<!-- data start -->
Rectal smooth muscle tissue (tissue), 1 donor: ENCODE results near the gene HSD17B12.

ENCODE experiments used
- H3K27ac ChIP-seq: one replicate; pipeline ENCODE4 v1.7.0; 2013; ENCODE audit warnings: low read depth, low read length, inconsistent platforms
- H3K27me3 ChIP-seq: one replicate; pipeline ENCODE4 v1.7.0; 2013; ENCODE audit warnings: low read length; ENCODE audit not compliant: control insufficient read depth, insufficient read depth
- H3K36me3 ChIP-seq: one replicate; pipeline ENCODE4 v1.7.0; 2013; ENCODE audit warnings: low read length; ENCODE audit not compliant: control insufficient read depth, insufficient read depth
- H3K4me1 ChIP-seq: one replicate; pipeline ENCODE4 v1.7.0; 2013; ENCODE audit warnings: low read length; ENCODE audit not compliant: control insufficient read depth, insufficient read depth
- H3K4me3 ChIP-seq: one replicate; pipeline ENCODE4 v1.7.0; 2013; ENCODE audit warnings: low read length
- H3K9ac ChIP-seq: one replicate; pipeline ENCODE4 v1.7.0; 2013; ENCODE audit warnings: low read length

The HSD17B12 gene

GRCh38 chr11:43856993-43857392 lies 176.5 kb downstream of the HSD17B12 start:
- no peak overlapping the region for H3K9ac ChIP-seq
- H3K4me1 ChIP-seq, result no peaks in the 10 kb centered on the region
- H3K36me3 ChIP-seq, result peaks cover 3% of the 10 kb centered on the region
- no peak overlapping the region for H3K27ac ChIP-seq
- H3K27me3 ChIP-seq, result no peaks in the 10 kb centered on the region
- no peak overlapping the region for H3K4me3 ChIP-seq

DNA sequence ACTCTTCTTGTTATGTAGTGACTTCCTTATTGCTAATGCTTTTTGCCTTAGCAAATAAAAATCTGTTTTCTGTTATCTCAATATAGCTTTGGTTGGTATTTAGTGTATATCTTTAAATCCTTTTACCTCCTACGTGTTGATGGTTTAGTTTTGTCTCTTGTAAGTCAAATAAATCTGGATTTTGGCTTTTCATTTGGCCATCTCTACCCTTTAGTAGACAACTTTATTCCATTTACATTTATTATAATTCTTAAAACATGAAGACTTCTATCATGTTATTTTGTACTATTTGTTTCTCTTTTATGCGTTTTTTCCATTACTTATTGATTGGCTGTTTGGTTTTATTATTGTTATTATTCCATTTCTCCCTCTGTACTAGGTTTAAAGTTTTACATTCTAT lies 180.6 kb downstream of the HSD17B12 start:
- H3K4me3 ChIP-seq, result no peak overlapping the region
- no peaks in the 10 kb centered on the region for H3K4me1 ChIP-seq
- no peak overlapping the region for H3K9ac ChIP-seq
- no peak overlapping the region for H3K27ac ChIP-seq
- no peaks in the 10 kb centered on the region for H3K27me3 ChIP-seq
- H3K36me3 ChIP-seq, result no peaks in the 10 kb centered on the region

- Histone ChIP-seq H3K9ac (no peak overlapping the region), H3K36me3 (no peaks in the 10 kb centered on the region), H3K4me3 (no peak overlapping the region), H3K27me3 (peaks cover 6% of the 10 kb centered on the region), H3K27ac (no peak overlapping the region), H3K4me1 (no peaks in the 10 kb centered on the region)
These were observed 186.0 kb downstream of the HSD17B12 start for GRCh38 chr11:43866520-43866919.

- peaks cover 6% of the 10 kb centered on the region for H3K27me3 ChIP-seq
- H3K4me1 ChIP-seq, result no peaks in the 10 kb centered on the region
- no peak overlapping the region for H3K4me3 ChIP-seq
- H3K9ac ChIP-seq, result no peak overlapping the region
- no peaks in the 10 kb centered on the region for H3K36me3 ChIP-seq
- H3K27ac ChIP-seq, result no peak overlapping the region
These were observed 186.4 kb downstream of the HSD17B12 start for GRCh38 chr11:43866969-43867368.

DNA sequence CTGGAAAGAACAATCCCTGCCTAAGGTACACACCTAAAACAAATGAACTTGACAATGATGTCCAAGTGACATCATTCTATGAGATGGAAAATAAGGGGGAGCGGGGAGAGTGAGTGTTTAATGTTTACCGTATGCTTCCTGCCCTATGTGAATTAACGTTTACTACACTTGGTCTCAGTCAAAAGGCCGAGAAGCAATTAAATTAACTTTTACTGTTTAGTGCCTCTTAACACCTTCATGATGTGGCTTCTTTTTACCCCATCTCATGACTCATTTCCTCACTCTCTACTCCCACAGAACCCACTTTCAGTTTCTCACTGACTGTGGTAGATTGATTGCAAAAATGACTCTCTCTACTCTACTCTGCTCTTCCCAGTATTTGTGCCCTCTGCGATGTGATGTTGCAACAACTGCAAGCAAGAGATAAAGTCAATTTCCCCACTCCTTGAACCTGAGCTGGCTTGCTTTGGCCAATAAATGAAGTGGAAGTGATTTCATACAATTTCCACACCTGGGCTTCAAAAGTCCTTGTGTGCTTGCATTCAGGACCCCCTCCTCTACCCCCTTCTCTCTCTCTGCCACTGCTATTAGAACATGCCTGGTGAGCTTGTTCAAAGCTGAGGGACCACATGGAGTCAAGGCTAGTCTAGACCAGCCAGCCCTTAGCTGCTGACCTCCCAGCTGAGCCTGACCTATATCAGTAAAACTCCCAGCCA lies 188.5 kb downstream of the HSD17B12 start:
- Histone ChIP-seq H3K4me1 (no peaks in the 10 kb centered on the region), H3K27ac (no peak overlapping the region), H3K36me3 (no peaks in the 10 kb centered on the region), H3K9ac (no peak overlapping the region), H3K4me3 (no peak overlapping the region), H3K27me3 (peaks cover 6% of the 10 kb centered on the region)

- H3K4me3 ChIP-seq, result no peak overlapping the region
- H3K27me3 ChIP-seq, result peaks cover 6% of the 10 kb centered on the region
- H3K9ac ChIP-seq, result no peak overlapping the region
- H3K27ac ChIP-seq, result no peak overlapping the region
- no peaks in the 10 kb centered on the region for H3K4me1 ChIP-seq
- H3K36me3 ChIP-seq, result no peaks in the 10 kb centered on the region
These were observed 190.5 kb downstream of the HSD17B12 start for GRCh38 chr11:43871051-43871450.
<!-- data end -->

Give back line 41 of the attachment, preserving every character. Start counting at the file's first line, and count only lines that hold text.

These were observed 190.5 kb downstream of the HSD17B12 start for GRCh38 chr11:43871051-43871450.